Sikh temple shooter formed supremacist views in U.S. military
27th August 2012 · 0 Comments
By Askia Muhammad
WASHINGTON (Special to the NNPA from The Final Call) — Mourners paid their final respects on August 10 to six worshippers gunned down by a race-hating, white supremacist in a shooting rampage at a Sikh temple in suburban Milwaukee on August 5. Thousands of mourners from all over the country, as well as from India, England and Canada, attended the service that included prayers and hymns according to published reports.
Army veteran Wade Michael Page attacked the Oak Creek Sikh Temple with a 9mm pistol shortly before Sunday services were due to begin. Mr. Page killed five men and one woman, and injured two other men, authorities said. He then ambushed the first police officer who responded, shooting him nine times and leaving him in critical condition. A second officer then shot Mr. Page in the stomach from about 75 feet away, and authorities insist Mr. Page took his own life with a shot to the head.
“We do not want the Sikh community to feel isolation,” the Rev. Jesse Jackson said at Oak Creek Sikh Temple August 9. “We are part of the same family. What we can do in this hour is to share with you a lot of our concerns having been part of this and we must not limit ourselves and work together rather more closely over long periods of time as people are there, turban is there, be it the skin color, but none of us in some way should demean because of our appearances is not fair. It is not right.”
The Sikh “appearance,”—turban, beard, for example—has often been mistaken by racists for what resembles the common, stereotypic Islamic appearance. Since Sept. 11, 2001 Sikhs in this country have been frequent victims of attackers who taunt them, calling them “terrorists.”
On August 6, one day after the Wisconsin Sikh massacre, the mosque in Joplin, Missouri, was burned to the ground. This came one month after an arsonist attacked the same Islamic center, starting a small fire on its roof.
The Islamic Society of Joplin was torched at about 3:30 a.m. August 6 according to the Jasper County Sheriff’s Office. The building was a total loss. There were no injuries and no charges were filed.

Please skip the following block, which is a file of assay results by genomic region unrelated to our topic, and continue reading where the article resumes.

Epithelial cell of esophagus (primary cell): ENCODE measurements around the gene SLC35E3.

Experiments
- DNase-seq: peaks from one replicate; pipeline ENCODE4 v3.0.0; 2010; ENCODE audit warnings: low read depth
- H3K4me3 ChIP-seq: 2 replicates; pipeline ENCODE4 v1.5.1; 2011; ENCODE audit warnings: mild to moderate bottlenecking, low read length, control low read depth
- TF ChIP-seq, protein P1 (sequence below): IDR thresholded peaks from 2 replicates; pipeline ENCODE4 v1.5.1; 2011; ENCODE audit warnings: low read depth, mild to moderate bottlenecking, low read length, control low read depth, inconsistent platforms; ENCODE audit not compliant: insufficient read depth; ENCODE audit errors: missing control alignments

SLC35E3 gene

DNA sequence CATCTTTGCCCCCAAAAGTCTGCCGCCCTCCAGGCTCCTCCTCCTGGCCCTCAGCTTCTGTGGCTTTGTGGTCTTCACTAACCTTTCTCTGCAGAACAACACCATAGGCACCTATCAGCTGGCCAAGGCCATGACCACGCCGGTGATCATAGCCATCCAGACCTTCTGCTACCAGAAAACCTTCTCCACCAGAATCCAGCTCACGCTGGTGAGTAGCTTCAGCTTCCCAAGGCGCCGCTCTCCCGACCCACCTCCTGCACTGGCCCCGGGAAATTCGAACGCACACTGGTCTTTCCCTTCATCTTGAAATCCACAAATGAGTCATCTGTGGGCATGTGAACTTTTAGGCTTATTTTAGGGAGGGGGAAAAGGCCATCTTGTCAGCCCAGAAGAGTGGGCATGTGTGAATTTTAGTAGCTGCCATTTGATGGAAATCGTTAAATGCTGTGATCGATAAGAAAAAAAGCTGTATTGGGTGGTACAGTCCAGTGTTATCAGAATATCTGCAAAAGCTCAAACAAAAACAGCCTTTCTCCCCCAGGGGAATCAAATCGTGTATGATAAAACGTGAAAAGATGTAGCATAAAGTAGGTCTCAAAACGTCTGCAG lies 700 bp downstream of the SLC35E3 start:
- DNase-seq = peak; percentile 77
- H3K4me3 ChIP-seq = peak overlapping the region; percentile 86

Wisconsin temple gunman Wade Michael Page may have come by his racist views in a surprising place—the U.S. military. Now, Mr. Page is being compared with Oklahoma City bomber Timothy McVeigh, also an army veteran. When Mr. Page arrived in 1995 at the Army’s Fort Bragg in North Carolina, the base was already home to a small number of White supremacists including three soldiers later convicted in the murder of a Black couple according to TalkingPointsMemo.com.
“Outside every major military installation, you will have at least two or three active neo-Nazi organizations actively trying to recruit on-duty personnel,” T.J. Leyden, a former white power skinhead in the U.S. Marines who now conducts anti-extremism training told TPM.
Mr. Page had ties to white supremacist groups and the FBI acknowledges it knew of him, though no formal investigation ever took place. That attitude is typical of the prevailing view of law enforcement agencies for white supremacists. “During the War on Terror, even the thin regulations (barring white supremacists recruits into the U.S. armed forces) that did exist were completely jettisoned,” said Matt Kennard, author of the forthcoming book, Irregular Army: How the U.S. Military Recruited neo-Nazis, Gang Members, and Criminals to Fight the War on Terror.